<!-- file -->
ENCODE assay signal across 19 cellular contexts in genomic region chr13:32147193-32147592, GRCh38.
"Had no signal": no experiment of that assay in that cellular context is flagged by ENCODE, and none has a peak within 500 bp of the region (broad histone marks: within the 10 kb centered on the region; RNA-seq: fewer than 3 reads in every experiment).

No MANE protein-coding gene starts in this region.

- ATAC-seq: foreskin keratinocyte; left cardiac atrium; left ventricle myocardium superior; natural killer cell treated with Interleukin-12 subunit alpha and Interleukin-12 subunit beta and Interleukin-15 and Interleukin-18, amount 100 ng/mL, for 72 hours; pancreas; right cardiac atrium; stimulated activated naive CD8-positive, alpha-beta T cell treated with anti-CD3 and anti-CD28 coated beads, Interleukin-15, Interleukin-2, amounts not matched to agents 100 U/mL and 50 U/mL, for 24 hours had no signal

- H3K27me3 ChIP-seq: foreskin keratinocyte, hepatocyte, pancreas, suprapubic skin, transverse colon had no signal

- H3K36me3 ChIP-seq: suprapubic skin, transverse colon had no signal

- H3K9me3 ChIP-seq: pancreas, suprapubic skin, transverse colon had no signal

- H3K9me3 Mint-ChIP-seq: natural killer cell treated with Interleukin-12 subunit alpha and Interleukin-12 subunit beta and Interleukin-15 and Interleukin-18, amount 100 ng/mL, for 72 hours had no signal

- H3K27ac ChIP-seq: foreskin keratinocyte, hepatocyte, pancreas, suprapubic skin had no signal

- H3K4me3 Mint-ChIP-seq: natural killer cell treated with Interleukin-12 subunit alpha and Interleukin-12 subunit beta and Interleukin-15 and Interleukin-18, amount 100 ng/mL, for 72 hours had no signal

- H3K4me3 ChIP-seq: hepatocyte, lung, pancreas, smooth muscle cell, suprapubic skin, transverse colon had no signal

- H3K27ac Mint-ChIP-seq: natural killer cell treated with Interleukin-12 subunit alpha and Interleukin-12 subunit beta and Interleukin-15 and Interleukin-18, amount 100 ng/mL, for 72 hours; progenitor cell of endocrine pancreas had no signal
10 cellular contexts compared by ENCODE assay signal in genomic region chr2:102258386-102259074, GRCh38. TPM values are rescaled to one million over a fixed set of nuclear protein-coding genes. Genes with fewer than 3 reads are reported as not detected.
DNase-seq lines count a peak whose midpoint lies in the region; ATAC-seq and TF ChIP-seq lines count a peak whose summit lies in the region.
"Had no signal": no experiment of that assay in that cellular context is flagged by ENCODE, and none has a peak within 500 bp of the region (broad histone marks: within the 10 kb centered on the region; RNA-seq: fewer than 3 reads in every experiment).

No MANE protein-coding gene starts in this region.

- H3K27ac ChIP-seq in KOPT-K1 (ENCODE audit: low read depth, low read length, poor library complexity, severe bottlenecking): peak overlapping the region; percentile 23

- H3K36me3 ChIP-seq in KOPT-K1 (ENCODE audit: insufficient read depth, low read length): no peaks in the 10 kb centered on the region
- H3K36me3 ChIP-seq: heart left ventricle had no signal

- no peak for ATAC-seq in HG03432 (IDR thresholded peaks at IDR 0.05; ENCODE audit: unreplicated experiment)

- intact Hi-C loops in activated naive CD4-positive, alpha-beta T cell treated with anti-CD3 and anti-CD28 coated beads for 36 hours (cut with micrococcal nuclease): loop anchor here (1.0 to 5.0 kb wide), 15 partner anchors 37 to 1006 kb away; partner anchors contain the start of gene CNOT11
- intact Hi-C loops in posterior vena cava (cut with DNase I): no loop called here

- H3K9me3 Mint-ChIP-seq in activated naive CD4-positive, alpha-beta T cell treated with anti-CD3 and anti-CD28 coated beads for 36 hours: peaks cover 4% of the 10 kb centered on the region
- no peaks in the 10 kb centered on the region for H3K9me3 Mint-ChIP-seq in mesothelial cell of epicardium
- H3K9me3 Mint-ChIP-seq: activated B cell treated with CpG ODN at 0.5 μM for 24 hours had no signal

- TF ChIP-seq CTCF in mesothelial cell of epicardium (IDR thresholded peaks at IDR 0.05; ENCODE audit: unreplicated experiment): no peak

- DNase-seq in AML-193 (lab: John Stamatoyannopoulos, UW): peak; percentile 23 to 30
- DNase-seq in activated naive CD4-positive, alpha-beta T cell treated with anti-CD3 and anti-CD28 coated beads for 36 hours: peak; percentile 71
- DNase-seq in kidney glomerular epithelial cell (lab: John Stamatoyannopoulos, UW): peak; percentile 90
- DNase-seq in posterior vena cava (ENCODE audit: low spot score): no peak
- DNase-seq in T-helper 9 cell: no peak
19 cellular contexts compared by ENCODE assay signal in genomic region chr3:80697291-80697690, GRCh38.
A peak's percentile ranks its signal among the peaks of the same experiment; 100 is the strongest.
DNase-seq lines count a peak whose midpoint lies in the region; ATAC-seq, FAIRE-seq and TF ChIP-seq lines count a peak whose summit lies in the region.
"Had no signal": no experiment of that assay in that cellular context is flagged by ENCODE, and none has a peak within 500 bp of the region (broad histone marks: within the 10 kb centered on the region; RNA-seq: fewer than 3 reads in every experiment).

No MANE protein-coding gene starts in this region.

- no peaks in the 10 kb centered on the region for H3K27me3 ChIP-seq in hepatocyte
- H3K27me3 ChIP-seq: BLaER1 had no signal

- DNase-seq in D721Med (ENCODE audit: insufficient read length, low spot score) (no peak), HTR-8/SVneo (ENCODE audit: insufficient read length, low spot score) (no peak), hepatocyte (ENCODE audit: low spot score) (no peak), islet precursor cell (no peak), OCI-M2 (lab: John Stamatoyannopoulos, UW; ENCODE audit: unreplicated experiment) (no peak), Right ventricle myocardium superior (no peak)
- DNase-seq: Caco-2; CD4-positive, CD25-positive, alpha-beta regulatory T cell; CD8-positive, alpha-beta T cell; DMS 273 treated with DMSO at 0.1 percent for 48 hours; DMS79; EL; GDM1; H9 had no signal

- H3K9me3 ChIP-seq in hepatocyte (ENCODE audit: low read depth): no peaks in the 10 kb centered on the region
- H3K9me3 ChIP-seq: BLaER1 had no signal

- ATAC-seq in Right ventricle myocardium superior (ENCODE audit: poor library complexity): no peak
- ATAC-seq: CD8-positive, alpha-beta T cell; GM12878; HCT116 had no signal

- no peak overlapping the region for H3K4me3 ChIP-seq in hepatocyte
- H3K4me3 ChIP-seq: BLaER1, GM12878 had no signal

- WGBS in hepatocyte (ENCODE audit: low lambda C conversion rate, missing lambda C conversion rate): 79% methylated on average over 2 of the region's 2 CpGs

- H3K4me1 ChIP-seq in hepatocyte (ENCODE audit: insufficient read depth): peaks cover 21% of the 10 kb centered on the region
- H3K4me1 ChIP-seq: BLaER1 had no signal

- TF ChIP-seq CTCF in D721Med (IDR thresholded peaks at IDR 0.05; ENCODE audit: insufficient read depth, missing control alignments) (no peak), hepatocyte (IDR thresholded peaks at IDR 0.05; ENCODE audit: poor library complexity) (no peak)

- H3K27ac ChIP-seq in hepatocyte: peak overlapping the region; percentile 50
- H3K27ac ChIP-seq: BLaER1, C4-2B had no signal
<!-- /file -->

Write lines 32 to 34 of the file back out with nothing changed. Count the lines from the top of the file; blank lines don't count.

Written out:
19 cellular contexts compared by ENCODE assay signal in genomic region chr3:80697291-80697690, GRCh38.
A peak's percentile ranks its signal among the peaks of the same experiment; 100 is the strongest.
DNase-seq lines count a peak whose midpoint lies in the region; ATAC-seq, FAIRE-seq and TF ChIP-seq lines count a peak whose summit lies in the region.